We are already busy planning our 2015 season. We will be adding a few crops that we didn’t have in 2014. Turnips and parsnips will be on our list and our asparagus will finally be available. Some things will not be back. We just weren’t able to move them. Some items will be reduced while others that we had high demand for and sold well will be increased, such as our spinach and lettuces.
The one thing that we have been told over and over again is that we need to grow STRAWBERRIES! Debbie and Darla both grew up growing them. The one thing that the four of us have agreed on is that we can’t pick all those strawberries by ourselves. So, how do we overcome that obstacle? The answer is to offer a “You Pick” operation. We will grow them and we’re counting on you to come pick them. That is exactly what David and Delores did back when they were growing them. People came from miles around. We will still have obstacles we will need to overcome like frost and disease control, but you have asked and we are going to try and deliver. Ask us how to get on the list to be notified when they are ready.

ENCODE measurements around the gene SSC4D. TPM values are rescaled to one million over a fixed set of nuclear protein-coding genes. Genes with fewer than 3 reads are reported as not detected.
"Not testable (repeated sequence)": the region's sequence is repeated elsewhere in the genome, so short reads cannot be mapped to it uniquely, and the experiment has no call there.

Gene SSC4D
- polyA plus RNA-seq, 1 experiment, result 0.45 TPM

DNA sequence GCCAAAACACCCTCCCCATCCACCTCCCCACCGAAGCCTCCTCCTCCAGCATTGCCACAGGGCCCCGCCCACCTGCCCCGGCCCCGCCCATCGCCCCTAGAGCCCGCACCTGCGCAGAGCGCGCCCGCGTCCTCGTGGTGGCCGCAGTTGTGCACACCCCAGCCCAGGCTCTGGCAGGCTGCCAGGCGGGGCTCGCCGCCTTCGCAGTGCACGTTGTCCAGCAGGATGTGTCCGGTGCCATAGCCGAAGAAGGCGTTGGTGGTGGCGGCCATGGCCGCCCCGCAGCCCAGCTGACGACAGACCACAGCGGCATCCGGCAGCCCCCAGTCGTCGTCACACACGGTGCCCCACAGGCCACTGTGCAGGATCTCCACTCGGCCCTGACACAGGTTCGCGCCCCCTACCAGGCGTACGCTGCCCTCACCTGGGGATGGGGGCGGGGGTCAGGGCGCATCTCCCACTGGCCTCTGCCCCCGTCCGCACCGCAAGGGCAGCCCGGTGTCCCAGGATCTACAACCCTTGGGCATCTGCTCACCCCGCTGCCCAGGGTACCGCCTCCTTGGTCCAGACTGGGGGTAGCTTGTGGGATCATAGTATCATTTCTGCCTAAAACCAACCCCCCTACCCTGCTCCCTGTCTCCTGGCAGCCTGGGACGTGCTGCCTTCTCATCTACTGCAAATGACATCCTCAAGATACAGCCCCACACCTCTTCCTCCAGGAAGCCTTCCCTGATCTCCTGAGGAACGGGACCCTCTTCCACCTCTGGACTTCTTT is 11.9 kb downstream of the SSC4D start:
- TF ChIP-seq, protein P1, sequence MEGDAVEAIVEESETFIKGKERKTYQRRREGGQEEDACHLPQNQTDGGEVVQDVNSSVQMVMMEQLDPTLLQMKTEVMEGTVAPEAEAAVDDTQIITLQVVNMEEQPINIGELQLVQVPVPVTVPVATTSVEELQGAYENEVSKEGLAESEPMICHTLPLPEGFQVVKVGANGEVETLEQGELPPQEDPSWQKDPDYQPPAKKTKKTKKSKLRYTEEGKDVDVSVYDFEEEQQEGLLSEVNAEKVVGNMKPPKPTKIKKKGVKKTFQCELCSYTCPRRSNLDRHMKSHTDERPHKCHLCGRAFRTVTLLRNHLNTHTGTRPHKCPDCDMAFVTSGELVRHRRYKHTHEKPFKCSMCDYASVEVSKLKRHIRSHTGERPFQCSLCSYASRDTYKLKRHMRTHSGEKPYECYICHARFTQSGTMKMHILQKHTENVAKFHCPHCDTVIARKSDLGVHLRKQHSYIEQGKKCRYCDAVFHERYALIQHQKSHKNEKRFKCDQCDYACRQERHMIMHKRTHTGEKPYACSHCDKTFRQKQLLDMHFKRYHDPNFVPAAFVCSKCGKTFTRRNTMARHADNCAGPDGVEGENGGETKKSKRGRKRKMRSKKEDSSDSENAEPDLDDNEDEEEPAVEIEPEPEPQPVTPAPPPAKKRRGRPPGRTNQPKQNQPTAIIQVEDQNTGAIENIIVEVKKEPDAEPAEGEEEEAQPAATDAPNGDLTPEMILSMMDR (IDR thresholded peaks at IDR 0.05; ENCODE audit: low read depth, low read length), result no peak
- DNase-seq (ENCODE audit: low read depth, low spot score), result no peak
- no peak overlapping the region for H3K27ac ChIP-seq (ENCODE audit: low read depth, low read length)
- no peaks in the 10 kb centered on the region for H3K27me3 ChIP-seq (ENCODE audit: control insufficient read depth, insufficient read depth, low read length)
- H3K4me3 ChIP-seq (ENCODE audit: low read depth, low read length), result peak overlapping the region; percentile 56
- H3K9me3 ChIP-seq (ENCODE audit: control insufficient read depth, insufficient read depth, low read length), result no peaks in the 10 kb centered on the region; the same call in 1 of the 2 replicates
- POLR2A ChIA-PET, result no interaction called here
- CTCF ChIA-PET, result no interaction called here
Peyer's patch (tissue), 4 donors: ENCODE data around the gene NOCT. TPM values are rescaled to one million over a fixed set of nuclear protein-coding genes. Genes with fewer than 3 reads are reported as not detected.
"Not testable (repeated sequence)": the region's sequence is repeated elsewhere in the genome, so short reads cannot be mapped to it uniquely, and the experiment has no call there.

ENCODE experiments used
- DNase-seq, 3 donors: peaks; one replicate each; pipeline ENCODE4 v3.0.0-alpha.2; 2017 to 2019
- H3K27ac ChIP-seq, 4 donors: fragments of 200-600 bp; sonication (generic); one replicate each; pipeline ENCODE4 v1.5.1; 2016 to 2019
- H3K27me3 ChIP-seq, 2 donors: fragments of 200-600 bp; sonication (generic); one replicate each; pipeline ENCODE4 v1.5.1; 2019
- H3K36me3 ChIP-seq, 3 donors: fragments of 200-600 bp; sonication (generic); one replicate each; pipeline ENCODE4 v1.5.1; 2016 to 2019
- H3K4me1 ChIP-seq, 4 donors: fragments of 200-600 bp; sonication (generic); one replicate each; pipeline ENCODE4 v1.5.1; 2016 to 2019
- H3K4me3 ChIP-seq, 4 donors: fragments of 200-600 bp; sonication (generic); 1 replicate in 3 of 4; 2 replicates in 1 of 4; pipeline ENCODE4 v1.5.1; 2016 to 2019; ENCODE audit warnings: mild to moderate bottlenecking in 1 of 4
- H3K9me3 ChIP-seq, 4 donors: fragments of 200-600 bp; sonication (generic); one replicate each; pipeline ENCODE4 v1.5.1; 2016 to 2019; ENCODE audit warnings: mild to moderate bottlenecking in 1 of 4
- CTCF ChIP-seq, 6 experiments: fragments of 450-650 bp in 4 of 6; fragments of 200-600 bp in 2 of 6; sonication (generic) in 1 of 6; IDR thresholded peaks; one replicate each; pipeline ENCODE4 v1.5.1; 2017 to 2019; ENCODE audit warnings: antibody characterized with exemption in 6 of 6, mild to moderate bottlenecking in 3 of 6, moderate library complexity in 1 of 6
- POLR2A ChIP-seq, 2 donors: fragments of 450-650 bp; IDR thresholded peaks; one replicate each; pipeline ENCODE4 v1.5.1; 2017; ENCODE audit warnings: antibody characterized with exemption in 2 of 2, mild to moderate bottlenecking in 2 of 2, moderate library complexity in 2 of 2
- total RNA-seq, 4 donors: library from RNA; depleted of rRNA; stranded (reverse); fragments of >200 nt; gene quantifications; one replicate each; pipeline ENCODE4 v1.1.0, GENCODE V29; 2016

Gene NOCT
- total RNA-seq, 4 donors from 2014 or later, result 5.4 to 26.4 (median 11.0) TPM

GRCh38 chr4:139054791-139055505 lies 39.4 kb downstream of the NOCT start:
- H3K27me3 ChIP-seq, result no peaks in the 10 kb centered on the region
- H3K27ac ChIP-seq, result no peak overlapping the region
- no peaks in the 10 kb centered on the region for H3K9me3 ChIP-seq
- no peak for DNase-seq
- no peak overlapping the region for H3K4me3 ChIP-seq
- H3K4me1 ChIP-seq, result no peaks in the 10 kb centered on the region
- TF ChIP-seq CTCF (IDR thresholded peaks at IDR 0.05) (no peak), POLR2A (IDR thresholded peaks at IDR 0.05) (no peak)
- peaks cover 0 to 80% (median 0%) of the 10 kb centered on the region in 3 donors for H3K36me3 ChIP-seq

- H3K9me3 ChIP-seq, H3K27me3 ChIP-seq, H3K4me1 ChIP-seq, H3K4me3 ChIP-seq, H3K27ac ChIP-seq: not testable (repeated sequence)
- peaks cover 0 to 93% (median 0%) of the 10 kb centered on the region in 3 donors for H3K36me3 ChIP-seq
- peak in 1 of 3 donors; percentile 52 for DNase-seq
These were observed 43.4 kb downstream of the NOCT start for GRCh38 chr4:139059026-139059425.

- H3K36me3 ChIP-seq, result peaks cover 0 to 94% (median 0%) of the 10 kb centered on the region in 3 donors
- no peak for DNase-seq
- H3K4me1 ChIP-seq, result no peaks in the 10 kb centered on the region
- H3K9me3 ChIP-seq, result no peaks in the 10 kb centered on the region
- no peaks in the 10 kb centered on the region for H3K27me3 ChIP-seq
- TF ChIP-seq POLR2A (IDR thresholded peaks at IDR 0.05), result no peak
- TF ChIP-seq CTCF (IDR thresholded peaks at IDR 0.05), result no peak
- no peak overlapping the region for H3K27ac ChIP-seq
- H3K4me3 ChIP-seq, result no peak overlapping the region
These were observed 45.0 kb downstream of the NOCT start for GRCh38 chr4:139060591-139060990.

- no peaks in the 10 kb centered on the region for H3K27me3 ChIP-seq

In 2014 we were learning as we were going, but we couldn’t help but laugh every time we thought back to how our forefathers did it and the equipment they had to use to do it. We get so many of our answers and ideas from the internet, but back then, it was much trial and error. Talking with their neighbors, and relying on the WVU extension office for advice. Extension celebrated 100 years of existence and we are grateful they are still around. We did have a bit of sadness connected with Extension as one of our great allies and go to gals, Jennifer Poling, left Tucker County extension to pursue other endeavors. We will miss you Jennifer and wish you much success (but don’t think we won’t call you- we know where you live.) Just kidding. She was instrumental in getting the Vested Heirs girls into Annie’s Project 1 and 2, where we made great contacts and learned much about keeping track of our expenses.